Home Email this page Print this page Bookmark this page Decrease font size Default font size Increase font size
Noise & Health  
 CURRENT ISSUE    PAST ISSUES    AHEAD OF PRINT    SEARCH   GET E-ALERTS    
 
 Next article
 Previous article
Table of Contents

Similar in PUBMED
   Search Pubmed for
   Search in Google Scholar for
 Related articles
Citation Manager
Access Statistics
Reader Comments
Email Alert *
Add to My List *
 * Requires registration (Free)
 

 Article Access Statistics
    Viewed715    
    Printed16    
    Emailed0    
    PDF Downloaded5    
    Comments [Add]    

Recommend this journal

 

 ORIGINAL ARTICLE
Year : 2022  |  Volume : 24  |  Issue : 112  |  Page : 1--6

Cytomegalovirus Seropositivity as a Potential Risk Factor for Increased Noise Trauma Susceptibility


Department of Otolaryngology at UKB, University of Berlin, Charité Medical School, Berlin, Germany

Correspondence Address:
Dr. Moritz Groschel
Department of Otolaryngology, Unfallkrankenhaus Berlin, Warener Str 7, 12683 Berlin
Germany
Login to access the Email id

Source of Support: None, Conflict of Interest: None


DOI: 10.4103/nah.nah_4_21

Rights and Permissions

Context: Cytomegalovirus (CMV) represents the leading congenital viral infection in humans. Although congenital CMV due to vertically transmitted infections is the main cause of CMV-related diseases, adult CMV infections might still be of clinical significance. It is still discussed how far CMV seropositivity, due to horizontal infection in immunocompetent adults, is able to induce significant dysfunction. The present study investigates in how far CMV seropositivity is an additional risk factor for an increasing susceptibility to sensorineural hearing loss induced by acoustic injury during adulthood in a guinea pig CMV (GPCMV) model of noise-induced hearing loss (NIHL). Methods: Two groups (GPCMV seropositive vs. seronegative) of normal hearing adult guinea pigs were exposed to a broadband noise (5–20 kHz) for 2 hours at 115 dB sound pressure level. Frequency-specific auditory brainstem response recordings for determination of auditory threshold shift were carried out and the number of missing outer hair cells was counted 2 weeks after the noise exposure. Results: The data show a slightly increased shift in auditory thresholds in seropositive animals compared to the seronegative control group in response to noise trauma. However, the observed difference was significant at least at high frequencies. The differences in threshold shift are not correlated with outer hair cell loss between the experimental groups. Conclusion: The results point to potential additional pathologies in a guinea pig NIHL model in correlation to GPCMV seropositivity, which should be taken into account when assessing risks of latent/reactivated CMV infection. Due to the relatively slight effect in the present data, the aim of future studies should be a more detailed consideration (e.g., larger sample size) and to localize possible target structures as well as the significance of the infection route.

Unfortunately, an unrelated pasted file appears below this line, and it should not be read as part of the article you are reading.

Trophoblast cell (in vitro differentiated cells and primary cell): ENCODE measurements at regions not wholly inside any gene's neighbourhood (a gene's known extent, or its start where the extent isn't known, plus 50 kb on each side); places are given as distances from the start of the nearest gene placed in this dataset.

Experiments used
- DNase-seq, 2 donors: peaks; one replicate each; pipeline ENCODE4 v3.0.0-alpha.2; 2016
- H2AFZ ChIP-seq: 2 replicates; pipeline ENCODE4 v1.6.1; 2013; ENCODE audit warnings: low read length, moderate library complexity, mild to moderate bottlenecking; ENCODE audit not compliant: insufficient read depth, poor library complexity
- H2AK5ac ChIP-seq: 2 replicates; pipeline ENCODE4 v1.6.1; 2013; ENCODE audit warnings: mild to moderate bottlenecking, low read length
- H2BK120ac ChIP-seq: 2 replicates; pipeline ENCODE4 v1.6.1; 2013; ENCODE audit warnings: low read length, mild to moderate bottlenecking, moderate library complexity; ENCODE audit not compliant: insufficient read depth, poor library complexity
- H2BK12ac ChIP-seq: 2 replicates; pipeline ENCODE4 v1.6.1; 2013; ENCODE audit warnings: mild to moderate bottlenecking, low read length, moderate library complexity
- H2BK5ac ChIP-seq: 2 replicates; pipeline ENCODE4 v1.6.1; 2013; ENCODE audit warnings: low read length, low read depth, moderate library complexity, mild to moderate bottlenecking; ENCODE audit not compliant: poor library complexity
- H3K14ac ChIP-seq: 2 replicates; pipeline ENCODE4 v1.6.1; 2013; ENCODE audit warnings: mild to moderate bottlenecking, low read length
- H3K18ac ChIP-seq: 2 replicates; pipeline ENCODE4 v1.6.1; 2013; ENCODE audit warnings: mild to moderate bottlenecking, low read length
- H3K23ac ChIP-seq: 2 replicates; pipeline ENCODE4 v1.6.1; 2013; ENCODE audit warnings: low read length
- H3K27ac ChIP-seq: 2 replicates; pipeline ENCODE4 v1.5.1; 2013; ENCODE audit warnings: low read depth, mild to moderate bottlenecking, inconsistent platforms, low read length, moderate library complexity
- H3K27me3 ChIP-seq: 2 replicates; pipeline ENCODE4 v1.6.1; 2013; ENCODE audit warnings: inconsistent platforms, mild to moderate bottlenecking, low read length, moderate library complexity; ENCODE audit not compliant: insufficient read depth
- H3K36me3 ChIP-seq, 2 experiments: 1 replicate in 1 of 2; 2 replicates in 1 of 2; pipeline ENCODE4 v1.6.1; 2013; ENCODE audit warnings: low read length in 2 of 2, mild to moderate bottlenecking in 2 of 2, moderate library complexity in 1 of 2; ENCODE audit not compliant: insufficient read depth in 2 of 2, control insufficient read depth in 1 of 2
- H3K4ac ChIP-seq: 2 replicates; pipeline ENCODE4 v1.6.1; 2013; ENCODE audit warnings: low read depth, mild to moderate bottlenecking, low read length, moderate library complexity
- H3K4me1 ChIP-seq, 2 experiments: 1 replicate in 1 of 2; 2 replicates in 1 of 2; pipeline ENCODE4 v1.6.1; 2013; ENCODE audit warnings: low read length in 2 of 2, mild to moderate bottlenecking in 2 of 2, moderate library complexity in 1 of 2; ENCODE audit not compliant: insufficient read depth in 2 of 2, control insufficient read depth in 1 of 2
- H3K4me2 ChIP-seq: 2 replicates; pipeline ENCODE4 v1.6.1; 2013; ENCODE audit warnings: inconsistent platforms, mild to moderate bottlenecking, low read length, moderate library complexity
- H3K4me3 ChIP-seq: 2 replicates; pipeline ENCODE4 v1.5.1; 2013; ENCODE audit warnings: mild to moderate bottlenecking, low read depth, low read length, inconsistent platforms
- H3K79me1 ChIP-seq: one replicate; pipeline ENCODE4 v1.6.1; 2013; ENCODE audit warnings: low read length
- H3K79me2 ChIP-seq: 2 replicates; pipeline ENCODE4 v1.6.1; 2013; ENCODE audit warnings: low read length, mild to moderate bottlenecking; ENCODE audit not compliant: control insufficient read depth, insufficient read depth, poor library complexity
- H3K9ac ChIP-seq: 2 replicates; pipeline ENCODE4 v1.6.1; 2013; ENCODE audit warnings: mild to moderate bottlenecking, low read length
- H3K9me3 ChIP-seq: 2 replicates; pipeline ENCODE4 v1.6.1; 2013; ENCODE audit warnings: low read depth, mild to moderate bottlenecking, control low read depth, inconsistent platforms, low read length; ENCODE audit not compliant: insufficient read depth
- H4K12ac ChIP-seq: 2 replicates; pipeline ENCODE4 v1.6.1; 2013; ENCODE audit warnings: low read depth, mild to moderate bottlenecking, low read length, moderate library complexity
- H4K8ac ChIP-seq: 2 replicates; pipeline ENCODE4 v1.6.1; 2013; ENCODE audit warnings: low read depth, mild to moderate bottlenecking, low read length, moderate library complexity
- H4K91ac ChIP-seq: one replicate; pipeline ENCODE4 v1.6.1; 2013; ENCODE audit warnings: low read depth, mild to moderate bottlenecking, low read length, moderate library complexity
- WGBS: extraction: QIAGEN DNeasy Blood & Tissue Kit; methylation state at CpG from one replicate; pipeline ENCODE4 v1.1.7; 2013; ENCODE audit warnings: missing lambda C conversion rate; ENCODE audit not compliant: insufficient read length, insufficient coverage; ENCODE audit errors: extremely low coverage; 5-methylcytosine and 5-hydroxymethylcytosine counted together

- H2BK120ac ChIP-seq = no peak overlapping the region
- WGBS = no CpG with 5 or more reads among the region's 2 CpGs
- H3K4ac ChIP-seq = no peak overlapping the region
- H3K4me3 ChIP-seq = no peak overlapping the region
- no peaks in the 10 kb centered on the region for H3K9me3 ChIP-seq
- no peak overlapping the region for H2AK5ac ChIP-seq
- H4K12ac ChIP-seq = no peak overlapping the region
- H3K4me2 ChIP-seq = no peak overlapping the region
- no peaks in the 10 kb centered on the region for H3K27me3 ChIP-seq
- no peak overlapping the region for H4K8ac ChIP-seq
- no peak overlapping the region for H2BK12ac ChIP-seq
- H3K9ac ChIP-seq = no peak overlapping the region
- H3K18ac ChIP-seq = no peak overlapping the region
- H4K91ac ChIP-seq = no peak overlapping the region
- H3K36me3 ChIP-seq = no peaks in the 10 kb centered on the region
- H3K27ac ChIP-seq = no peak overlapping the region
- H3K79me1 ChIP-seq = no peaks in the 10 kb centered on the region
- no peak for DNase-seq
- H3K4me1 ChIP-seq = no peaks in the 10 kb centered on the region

[FULL TEXT] [PDF]*


        
Print this article     Email this article